On July 16, 1992 the panel issued its decision. With respect to Charge 1, the hearing panel found respondent guilty of falling asleep in class on one occasion, not involving non-Regents students in review classes, sending a student to photocopy material and failing to turn in a report of students experiencing academic difficulties. With respect to Charge 2, the panel found respondent guilty of specification 10, reporting absent due to illness, when he was not, in fact, ill. Based on the findings of guilt on those specifications, the panel imposed a penalty of a reprimand.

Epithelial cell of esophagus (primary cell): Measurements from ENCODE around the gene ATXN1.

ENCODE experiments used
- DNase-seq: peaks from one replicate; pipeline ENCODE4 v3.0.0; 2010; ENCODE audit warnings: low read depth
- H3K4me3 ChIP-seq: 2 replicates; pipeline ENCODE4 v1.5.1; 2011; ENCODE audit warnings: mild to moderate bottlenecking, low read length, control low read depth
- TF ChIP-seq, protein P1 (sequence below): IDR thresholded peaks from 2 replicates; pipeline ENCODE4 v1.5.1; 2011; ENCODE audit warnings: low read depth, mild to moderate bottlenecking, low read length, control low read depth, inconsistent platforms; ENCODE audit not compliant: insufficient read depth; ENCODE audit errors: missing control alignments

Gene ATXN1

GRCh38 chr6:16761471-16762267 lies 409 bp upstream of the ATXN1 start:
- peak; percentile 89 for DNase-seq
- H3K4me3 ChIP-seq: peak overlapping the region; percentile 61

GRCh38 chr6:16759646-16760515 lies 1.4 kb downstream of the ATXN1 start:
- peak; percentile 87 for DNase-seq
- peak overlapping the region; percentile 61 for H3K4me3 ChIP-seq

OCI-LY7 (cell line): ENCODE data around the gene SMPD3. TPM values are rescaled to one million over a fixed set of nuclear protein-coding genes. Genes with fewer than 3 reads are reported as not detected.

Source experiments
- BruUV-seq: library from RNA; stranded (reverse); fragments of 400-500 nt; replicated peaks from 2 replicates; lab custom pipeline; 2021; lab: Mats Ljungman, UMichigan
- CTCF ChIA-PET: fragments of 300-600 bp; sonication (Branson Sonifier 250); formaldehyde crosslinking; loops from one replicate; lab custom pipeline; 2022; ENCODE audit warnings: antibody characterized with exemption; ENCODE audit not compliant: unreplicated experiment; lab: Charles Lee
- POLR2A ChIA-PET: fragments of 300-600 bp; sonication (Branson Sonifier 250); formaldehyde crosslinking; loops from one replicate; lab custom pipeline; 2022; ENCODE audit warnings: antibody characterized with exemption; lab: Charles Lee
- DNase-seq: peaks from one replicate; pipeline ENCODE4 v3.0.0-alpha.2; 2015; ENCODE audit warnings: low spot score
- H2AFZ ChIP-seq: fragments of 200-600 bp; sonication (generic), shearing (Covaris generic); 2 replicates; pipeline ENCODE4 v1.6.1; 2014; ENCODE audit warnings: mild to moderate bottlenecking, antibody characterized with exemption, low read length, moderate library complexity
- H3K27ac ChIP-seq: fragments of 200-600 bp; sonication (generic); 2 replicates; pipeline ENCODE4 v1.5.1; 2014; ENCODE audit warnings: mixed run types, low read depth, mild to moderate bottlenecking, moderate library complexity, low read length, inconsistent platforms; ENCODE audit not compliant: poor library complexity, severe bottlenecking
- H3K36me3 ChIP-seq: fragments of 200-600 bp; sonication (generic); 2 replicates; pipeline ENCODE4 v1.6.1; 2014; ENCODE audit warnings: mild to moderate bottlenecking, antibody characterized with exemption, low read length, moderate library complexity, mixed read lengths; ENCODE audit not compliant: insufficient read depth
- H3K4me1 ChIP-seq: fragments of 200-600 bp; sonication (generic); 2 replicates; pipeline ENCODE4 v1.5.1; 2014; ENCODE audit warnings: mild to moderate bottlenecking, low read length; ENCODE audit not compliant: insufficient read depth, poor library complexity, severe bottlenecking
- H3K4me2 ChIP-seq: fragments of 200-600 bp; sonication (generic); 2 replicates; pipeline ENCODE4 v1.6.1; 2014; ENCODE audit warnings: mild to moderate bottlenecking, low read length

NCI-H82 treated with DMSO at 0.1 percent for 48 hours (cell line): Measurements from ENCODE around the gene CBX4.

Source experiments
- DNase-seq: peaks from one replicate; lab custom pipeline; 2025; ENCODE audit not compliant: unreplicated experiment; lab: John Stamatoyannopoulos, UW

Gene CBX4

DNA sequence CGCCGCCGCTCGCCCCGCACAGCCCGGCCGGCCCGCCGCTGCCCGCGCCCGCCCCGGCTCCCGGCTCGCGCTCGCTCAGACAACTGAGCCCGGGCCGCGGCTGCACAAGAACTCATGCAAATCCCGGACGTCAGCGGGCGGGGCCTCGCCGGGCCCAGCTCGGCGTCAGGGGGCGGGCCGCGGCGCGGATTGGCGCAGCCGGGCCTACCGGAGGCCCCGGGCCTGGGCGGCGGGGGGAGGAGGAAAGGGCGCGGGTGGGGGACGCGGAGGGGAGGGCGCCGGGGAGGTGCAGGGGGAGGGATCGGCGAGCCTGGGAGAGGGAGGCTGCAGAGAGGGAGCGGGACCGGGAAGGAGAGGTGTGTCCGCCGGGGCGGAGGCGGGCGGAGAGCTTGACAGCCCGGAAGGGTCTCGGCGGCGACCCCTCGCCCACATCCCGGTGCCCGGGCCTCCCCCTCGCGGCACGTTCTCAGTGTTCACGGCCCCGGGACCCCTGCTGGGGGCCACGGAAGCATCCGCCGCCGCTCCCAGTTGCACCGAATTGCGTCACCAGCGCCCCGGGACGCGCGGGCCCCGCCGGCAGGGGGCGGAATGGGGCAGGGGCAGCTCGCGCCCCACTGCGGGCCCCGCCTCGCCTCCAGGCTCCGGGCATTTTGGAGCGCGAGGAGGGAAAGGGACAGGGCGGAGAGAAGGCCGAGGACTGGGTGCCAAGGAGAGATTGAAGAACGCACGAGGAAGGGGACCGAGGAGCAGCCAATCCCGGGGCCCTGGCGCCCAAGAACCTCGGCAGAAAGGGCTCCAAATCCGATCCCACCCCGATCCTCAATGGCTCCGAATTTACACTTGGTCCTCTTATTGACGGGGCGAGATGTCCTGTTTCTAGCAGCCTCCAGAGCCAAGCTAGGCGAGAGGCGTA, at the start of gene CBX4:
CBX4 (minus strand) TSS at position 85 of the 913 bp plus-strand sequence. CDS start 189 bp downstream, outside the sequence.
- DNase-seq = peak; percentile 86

In addition, the panel noted that respondent did not dispute the remaining specifications contained in Charge 2 relating to his operation of a motor vehicle while intoxicated. However, the panel found that the teacher should not be disciplined for his off duty, alcohol-related driving problems. The panel ruled that it was not bound to observe prior rulings of the Commissioner of Education which held that teachers are role models for students and, as such, certain conduct - although occurring out of school - provides a basis for imposing discipline under '3020-a (see, Ellis v Ambach, 124 AD2d 854; Appeal of the Bd. of Educ., Canandaigua City School District, 25 Ed Dept Rep 387). Instead the panel opined that there must be a nexus between a teacher's off-duty conduct and his actual teaching performance. The panel rejected the role model argument that students will follow the examples set by teachers. The panel found that petitioner had presented no evidence that showed the teacher's conduct affected his classroom performance or the behavior of his students. After reviewing specifications 1 through 8 of Charge 2 for the purpose of determining penalty, the panel reasoned that, based upon the above analysis, the conduct did not warrant any further penalty.